As a lesbian, Segrest was part of a minority of people in a country where homophobia was rampant in both the social and political spheres. As a result, she and her partner were faced with the task of trying to “figure out how to have a life,” negotiate work, where one would most likely be fired for being openly gay, and to navigate a homosexual relationship in a largely intolerant society.
Segrest and her partner, Barbara, were also trying to figure out how to have a child. Not wanting to use an anonymous sperm donor, and wanting to provide their child with a father figure in her life, the two women contacted David, a gay man looking for a similar situation. Together they agreed that he would donate the sperm and Barbara would carry the child. After drawing up a contract to keep any disagreements out of the courts, the three successfully raised a healthy baby girl, Annie, born in 1986.
In the 1970s, Segrest moved to North Carolina to attend Duke, where she earned her Ph.D in English literature in 1979. Since 2002, Segrest has worked at Connecticut College in New London, Connecticut. In 2004, Segrest was appointed the Fuller-Matthai Professor of Gender & Women's Studies there. Currently she is on sabbatical and has a fellowship at Emory to research a book or series of books about the Central State Hospital in Milledgeville, Georgia.
Mab Segrest with Barbara and Annie, 1991, by Robert Giard
Mab Segrest is a feminist writer and activist. Segrest and her partner, Barbara, wanted to have a child, but not from an anonymous sperm donor, wanting to provide their child with a father figure in her life. The two women contacted David, a gay man looking for a similar situation. Together they agreed that he would donate the sperm and Barbara would carry the child. The three successfully raised a healthy baby girl, Annie. Segrest is known for her autobiographical work Memoir of a Race Traitor.
American photographer Robert Giard is renowned for his portraits of American poets and writers; his particular focus was on gay and lesbian writers. Some of his photographs of the American gay and lesbian literary community appear in his groundbreaking book Particular Voices: Portraits of Gay and Lesbian Writers, published by MIT Press in 1997. Giard’s stated mission was to define the literary history and cultural identity of gays and lesbians for the mainstream of American society, which perceived them as disparate, marginal individuals possessing neither. In all, he photographed more than 600 writers. (http://beinecke.library.yale.edu/digitalSegrest has founded, served on the boards of, and consulted with a wide range of social justice organizations throughout her life. Segrest is recognized for speaking and writing about sexism, racism, homophobia, classism, and other forms of oppression. After Feminary disbanded, she worked for six years (1983–1990) with North Carolinians Against Racist and Religious Violence (NCARRV). During that time, she is credited by many for single-handedly ridding North Carolina of the Ku Klux Klan (Powell 102). She earned her livelihood from 1992-2000 as Coordinator of the Urban-Rural Mission (USA), part of the URM network of the World Council of Churches. After working full time with various political organizations, Segrest returned to academia.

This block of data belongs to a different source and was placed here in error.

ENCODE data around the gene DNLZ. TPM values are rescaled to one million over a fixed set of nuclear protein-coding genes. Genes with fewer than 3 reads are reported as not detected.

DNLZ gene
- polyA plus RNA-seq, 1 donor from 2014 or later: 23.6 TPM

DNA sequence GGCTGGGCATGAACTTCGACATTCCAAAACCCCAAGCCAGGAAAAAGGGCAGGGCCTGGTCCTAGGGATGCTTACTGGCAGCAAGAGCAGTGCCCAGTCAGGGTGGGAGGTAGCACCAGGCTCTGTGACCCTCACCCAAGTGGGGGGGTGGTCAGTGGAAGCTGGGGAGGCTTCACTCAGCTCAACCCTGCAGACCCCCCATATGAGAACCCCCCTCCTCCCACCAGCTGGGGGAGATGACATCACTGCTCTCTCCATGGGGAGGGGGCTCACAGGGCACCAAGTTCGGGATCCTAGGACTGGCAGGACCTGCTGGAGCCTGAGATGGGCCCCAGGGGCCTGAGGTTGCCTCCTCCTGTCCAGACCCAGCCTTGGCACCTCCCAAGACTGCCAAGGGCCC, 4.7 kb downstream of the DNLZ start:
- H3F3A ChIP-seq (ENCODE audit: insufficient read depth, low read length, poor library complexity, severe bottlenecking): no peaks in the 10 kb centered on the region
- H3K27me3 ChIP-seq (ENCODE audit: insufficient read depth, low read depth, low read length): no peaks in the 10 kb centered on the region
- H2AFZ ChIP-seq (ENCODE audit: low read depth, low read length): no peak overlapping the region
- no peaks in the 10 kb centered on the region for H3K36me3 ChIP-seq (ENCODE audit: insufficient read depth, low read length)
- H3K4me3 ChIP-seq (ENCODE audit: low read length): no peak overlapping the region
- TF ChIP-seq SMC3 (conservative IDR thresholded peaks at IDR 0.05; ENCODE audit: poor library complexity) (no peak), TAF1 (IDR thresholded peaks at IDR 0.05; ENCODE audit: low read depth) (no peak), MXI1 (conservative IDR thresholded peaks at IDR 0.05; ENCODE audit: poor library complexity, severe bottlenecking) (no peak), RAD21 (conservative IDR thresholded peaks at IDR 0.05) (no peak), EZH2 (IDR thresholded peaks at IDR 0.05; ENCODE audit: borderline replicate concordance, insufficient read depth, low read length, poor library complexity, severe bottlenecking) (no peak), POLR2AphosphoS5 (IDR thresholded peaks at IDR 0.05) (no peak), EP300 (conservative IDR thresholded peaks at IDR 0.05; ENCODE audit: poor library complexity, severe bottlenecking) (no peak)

Until it disbanded in 1983, Segrest worked in the southern feminist writing collective Feminary working to produce the journal of the same name. Feminarians, including Segrest, saw writing as a force for political change. Feminary was a Southern feminist journal that had a Southern focus and was anti-sexist, anti-racist, anti-homophobic, and anti-classist. It was a unique contribution to women’s history. Through the collective and other activist work, Segrest generated material for her first book of essays, Segrest’s My Mama’s Dead Squirrel. Her book narrating her experience working against the Klan with NCARRV is Memoir of a Race Traitor, published in 1995. It was named an Outstanding Book on Human Rights in North America and was Editor’s Choice for the Lambda Literary Awards. Memoir of a Race Traitor has been hailed by Howard Zinn as “extraordinary . . . It is a ‘political memoir,’ but its language is poetic and its tone passionate” (“Mab Segrest”). It is considered a key text in white studies and anti-racist studies. In this work, Segrest outlines her definition of “queer socialism,” which is how she defines her political stance. This version of socialism demands a more caring world where all citizens are taken into consideration when resources are allocated and opportunities are dispensed. She says that while there is no blueprint as yet for this form of socialism, it would be based in feminist theory and practice.
Segrest’s latest book, Born to Belonging: Writings on Spirit and Justice was published in 2002 and recounts her experiences around the world. In 2003 Segrest co-edited Sing, Whisper, Shout, Pray: Feminist Strategies for a Just World with Jacqui Alexander, Lisa Albrect and Sharon Day.
In a nod to her efforts on women's social issues, the rock band Le Tigre mentions Prof. Segrest's name in the hit "Hot Topic."
Memoir of a Race Traitor by Mab Segrest
Paperback: 274 pages
Publisher: South End Press (July 1, 1999)
Amazon: Memoir of a Race Traitor
Against a backdrop of nine generations of her family's history, Mab Segrest explores her experience as a white lesbian organizing against a virulent Far Right movement in North Carolina.
More Particular Voices at my website: http://www.elisarolle.com/, My Ramblings/Particular Voices
More Real Life Romances at my website: http://www.elisarolle.com/, My Ramblings/Real Life Romance
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